Businesses concerned over the prospect of a no-deal Brexit and the threat of tariffs and quotas following the stalled negotiations between Britain and the European Union may need to remember that there will be substantial costs associated with even a zero-tariff trade deal.
Trade experts have always known that a free trade agreement (FTA), an instrument to eliminate tariffs, imposes costs and obstacles on two-way trade. Unlike the Single Market, or even the European Community’s Customs Union that preceded it, in an FTA the parties maintain varying external trade barriers to the rest of the world.
One party or the other could have sharply lower tariffs on intermediate goods. To avoid major distortions, FTAs include ‘rules of origin’ that generally establish how much national content must be included in a product to qualify as an export of that country—like from the UK.
For example, the EU is taking the position that 78% cumulated British and EU content is required in a car for it to qualify as ‘British’ for export duty free to the EU. And whatever the final provisions for rules of origin for cars and other products, British exporters (and those on the continent) will have to prepare and justify documentation on components incorporated from a wide variety of manufacturers, which can be seamlessly traded under current Single Market rules.
Even aside from the rules of origin, there will be other types of new paperwork that will need to accompany shipments (valuation, standards certifications, and so on) and an army of customs officials to verify the documentation and be alert for fraud.
Delays at borders can have negative consequences for trade costs. For instance, it has been estimated that, depending on the good, each day in transit increases trade cost between 0.6 and 2.1%.
When RAND prepared its 2017 After Brexit study, we sought to estimate the economic implications of these non-tariff barriers in a free trade agreement scenario. We used the non-tariff barriers that exist now (and are well documented) on U.S.-EU trade as a benchmark.
For manufactured goods, agricultural products and most services, we assumed that the non-tariff barriers in a UK-EU deal would be far less burdensome than the levels that apply on U.S. trade: we estimated the immediate burden at one-quarter that of U.S.-EU levels.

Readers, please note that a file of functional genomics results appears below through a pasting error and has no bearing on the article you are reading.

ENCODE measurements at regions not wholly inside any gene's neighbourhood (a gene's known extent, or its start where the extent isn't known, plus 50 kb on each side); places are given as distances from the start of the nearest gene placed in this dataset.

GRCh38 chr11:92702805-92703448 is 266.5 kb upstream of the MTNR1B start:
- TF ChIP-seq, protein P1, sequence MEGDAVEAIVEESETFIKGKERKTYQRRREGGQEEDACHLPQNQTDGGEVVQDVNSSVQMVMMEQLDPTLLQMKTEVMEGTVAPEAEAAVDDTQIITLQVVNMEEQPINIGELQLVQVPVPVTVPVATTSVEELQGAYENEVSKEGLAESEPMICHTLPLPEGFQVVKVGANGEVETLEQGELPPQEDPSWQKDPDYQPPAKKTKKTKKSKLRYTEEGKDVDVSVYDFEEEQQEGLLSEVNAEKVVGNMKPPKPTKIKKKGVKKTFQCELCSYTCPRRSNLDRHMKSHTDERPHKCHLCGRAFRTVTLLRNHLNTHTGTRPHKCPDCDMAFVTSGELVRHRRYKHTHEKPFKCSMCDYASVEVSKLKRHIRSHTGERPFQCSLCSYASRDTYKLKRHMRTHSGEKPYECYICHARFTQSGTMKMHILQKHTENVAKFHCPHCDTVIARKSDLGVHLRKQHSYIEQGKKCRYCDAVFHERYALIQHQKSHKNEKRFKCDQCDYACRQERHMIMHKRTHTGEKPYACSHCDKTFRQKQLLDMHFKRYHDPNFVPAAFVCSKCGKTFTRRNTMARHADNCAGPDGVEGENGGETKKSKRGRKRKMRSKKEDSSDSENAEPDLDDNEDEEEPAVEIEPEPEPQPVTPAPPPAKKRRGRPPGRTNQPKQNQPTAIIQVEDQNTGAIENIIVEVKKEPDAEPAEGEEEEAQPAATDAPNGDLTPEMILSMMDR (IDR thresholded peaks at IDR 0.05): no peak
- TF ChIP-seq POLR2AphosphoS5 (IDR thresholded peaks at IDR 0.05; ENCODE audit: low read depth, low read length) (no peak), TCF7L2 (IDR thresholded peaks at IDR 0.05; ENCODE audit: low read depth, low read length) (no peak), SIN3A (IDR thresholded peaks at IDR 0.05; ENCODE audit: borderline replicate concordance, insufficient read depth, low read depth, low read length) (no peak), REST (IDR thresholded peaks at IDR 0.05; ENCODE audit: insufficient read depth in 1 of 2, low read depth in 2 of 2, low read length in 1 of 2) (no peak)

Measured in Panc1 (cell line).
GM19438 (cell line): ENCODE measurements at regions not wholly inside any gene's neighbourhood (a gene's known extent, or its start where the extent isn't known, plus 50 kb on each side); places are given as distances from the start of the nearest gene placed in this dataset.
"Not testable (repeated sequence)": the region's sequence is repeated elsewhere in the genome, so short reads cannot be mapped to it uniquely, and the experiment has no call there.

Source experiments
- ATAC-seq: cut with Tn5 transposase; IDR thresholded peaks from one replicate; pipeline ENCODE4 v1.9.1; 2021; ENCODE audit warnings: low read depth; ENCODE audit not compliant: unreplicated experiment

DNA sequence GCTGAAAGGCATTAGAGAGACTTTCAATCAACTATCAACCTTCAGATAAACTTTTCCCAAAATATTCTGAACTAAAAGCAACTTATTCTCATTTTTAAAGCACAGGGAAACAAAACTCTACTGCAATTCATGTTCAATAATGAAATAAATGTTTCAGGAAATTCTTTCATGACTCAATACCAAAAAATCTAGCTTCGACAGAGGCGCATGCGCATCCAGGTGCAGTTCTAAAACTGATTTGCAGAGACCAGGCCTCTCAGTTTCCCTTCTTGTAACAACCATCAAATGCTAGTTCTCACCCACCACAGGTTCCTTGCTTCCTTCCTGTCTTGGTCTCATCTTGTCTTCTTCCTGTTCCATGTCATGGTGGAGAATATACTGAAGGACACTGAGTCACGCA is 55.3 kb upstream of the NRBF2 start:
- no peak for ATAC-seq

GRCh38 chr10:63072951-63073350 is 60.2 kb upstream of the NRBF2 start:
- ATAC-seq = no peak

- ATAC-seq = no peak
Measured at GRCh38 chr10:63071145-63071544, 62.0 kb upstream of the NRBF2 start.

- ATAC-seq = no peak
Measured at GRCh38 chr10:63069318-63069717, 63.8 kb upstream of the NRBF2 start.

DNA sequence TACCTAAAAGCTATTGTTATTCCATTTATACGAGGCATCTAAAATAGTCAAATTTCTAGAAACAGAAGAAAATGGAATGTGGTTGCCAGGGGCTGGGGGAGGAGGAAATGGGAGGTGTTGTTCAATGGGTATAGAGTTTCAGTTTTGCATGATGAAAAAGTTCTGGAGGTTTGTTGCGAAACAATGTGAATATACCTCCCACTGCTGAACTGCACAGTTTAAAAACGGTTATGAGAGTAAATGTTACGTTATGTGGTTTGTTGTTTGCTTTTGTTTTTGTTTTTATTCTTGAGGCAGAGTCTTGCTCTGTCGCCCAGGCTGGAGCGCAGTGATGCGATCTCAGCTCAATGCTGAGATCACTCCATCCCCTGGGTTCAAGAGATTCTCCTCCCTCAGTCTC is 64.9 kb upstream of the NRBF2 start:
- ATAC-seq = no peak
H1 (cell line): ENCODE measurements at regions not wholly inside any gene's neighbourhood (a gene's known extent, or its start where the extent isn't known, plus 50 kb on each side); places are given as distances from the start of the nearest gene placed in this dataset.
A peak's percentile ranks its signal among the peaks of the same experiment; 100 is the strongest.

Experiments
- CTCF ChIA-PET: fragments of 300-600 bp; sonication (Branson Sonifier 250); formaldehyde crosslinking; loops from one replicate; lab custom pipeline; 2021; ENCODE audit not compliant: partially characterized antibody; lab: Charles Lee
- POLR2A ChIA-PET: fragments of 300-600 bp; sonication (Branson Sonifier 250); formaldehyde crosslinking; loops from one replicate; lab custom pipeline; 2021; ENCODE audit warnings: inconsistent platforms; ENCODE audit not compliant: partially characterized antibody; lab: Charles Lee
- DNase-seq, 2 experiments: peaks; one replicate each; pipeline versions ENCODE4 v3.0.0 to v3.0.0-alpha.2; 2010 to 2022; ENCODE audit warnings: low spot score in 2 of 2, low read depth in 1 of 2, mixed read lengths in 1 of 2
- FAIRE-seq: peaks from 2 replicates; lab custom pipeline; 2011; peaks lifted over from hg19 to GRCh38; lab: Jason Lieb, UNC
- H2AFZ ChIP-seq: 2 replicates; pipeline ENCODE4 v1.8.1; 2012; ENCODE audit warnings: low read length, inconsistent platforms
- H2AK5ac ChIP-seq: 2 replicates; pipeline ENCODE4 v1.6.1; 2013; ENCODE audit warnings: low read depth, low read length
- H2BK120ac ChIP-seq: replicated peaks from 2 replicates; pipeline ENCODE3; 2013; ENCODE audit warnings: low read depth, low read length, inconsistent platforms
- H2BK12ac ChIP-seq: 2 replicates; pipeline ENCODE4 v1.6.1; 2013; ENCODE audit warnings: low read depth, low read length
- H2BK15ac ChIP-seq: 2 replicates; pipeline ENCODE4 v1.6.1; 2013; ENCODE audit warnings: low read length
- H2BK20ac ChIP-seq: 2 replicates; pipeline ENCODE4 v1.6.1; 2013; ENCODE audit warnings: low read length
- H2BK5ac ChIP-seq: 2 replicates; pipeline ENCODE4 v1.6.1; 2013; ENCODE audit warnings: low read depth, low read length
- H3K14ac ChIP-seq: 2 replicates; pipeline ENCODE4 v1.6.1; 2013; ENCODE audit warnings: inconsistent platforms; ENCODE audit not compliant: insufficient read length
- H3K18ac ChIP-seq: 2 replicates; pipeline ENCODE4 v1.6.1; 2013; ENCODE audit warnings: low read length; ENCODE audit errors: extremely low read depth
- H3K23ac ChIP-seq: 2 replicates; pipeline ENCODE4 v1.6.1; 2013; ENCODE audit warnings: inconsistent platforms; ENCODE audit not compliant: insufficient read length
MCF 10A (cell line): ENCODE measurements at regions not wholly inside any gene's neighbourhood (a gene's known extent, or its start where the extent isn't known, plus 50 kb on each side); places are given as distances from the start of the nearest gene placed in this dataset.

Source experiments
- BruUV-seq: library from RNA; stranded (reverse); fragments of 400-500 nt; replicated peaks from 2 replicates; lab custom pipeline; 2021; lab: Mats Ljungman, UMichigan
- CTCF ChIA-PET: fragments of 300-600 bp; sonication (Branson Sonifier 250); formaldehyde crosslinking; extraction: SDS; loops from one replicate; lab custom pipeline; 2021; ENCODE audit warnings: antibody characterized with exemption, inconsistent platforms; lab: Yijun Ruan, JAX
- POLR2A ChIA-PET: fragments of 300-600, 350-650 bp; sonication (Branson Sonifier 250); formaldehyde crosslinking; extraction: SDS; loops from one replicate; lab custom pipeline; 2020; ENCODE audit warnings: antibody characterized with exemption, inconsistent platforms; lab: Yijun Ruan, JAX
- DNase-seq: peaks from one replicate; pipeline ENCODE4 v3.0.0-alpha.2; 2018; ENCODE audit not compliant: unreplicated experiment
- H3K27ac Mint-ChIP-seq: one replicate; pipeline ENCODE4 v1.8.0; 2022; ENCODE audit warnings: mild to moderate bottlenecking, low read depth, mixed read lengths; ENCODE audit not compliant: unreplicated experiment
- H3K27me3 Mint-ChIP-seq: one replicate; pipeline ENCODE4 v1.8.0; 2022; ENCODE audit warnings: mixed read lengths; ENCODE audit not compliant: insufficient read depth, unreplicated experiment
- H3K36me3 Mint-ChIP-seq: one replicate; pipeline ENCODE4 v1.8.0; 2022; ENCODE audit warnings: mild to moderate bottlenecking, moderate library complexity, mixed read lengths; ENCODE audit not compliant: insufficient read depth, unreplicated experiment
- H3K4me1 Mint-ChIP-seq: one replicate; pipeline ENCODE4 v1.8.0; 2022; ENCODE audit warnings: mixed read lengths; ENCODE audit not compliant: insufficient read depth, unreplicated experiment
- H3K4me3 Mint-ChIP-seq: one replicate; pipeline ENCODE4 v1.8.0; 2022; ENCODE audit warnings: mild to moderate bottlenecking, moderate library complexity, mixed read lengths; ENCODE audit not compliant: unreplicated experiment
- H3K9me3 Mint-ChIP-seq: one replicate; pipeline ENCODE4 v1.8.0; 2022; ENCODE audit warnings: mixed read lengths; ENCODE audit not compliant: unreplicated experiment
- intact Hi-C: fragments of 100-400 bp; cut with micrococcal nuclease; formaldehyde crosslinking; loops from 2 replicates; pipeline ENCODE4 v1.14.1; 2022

In light of EU aspirations to make a cleaner break from the UK in financial services, we assumed that after Brexit financial services non-tariff barriers would be three-quarters of U.S.-EU levels.
We also took into account the likelihood over time of divergence in the two economies’ regulatory and other trade barriers (at least the UK’s declared intention is to use its regulatory sovereignty in this way).
Therefore, we assumed that non-tariff costs would increase per year by about 0.06% for goods and services, and about 0.01% for agriculture.
We estimated that the rise in these non-tariff barriers in a UK-FTA could cost the UK economy 1.9% of its GDP over the next 10 years.
As there is inherently a lot of uncertainty in economic estimates and on the final non-tariff barriers that will apply between the potential UK-EU agreement, we developed an online calculator which gives users the opportunity to alter the assumptions on trade costs and to examine the longer-term impact of these changes on the UK economy.
There remain major issues to be resolved before any UK-EU agreement on post-Brexit trade and economic relations is completed, including how to ensure that no hard border emerges in Ireland, access to fishery resources, and how to deal with state aid.
But even if satisfactory formulas for all these thorny problems are found, a ‘free-trade’ relationship would be less ‘free’ than the Single Market has been and will have real economic costs.
These costs will impact on the UK’s economy for years ahead, and, to a relatively lesser extent, affect the EU too. At least in this way, free trade isn’t completely free.
Charles Ries is vice president, International at the nonprofit, nonpartisan RAND Corporation. Marco Hafner is a senior economist at RAND Europe.
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To read the original commentary from RAND Corporation, please click here.